EIOPA publishes advice on Retail Investor Protection
Published By Europa [English], Fri, Apr 29, 2022 1:53 AM
The European Insurance and Occupational Pensions Authority (EIOPA) has published today its Final Report with its advice to the European Commission on retail investor protection in relation to the sale of Insurance-Based Investment Products (IBIPs).
EIOPA’s main findings in the areas which the Commission asked EIOPA to address in its Call for Advice, are as follows:
2) Assessing the risks and opportunities presented by new digital tools and channels
3) Tackling damaging conflicts of interest in the sales process
4) Promotion of an affordable and efficient sales process
5) Assessing the impact of complexity in the retail investment product market
Petra Hielkema, Chair of EIOPA said: “It is crucial that consumers can actively participate in capital markets and have confidence in the investment decisions they take. This can only work in a safe environment, based on a clear and simple regulatory framework, which enables them to make informed choices. Improvements to the current framework are possible. We believe that our proposals will provide a good basis for the Commission to further develop it and thus achieve the objectives of its Retail Investment Strategy.”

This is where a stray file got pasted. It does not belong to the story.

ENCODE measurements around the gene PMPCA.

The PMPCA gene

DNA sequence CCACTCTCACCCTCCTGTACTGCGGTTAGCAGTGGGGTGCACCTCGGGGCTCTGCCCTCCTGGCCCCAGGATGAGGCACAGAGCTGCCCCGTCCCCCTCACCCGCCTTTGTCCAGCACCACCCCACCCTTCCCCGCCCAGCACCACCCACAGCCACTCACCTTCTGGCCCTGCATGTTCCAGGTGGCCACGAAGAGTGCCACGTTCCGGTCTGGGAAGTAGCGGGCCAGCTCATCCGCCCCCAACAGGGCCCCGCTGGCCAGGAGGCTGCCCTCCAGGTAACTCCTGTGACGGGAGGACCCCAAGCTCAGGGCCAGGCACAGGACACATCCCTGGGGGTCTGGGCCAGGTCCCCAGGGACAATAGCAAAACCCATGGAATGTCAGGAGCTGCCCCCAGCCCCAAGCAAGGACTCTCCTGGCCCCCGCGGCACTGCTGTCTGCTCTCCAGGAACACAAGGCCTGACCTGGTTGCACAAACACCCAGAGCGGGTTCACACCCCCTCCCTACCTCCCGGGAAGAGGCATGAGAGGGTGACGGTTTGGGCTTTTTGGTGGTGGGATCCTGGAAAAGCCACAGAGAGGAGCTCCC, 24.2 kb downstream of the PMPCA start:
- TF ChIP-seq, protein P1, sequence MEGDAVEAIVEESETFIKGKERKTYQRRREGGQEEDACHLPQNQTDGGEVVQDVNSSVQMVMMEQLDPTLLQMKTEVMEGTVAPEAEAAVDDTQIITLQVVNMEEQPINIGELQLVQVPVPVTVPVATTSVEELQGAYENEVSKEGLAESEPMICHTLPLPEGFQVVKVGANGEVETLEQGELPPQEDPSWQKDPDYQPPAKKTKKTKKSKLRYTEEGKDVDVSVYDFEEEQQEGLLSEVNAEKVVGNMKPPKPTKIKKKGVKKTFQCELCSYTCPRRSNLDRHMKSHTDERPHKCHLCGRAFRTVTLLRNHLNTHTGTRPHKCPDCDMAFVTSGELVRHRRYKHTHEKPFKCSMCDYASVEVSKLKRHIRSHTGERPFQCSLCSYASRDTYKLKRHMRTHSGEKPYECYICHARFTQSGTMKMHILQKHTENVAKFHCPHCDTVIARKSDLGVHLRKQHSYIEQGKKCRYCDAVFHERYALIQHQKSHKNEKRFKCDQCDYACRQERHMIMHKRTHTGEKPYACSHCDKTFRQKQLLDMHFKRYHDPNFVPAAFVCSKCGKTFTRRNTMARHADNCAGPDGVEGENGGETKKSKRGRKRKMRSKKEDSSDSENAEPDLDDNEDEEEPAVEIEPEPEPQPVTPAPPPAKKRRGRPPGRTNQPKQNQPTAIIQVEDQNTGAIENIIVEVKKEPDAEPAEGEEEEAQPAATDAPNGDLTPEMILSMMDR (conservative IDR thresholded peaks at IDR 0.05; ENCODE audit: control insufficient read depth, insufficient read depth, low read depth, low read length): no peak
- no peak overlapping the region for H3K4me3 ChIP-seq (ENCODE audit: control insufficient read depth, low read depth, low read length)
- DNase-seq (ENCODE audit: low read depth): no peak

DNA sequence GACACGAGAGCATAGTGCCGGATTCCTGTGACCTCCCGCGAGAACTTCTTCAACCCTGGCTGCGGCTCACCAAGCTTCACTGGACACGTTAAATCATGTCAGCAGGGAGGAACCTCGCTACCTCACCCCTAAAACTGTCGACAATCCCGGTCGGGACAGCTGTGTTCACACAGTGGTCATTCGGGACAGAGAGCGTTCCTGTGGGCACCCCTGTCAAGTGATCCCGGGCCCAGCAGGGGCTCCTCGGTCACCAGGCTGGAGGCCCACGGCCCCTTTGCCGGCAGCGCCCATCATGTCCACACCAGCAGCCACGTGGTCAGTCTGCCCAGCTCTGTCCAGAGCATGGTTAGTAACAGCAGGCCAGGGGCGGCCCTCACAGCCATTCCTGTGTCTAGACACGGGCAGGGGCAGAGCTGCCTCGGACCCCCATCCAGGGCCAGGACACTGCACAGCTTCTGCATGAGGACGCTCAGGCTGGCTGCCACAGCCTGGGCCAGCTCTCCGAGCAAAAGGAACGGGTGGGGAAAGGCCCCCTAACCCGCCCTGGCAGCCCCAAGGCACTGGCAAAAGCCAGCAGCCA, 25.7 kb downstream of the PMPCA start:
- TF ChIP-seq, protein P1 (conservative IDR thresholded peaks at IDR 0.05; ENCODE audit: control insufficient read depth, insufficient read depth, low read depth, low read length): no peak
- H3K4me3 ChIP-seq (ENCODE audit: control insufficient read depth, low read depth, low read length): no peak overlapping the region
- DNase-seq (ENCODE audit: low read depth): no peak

EIOPA’s Final Report is in response to a Call for advice, which the European Commission sent to EIOPA on 27 July 2021 and relates to the implementation of the Commission’s Capital Markets Union Action Plan and, more specifically, its Retail Investment Strategy, which aims to improve consumer outcomes and increase consumer participation in capital markets.
EIOPA ran a public consultation on its proposals from 28 January to 25 February 2022 and held a dedicated public hearing on 18 February 2022. In what was a compressed timeframe, EIOPA was given until 30 April 2022 to deliver its final advice.
”Insurance-Based Investment Products” (IBIPs) are insurance products that offer a maturity or surrender value and where that maturity or surrender value is wholly or partially exposed to market fluctuations, directly or indirectly. Typical examples of IBIPs are unit-linked life insurance, with-profits life insurance and traditional life insurance products.
“Inducements” are monetary benefits, such as commissions or fees, or non-monetary benefits such as provision of hospitality services, which are paid or received in connection with the distribution of an insurance product, to or by any party except the customer or a person acting on behalf of that customer.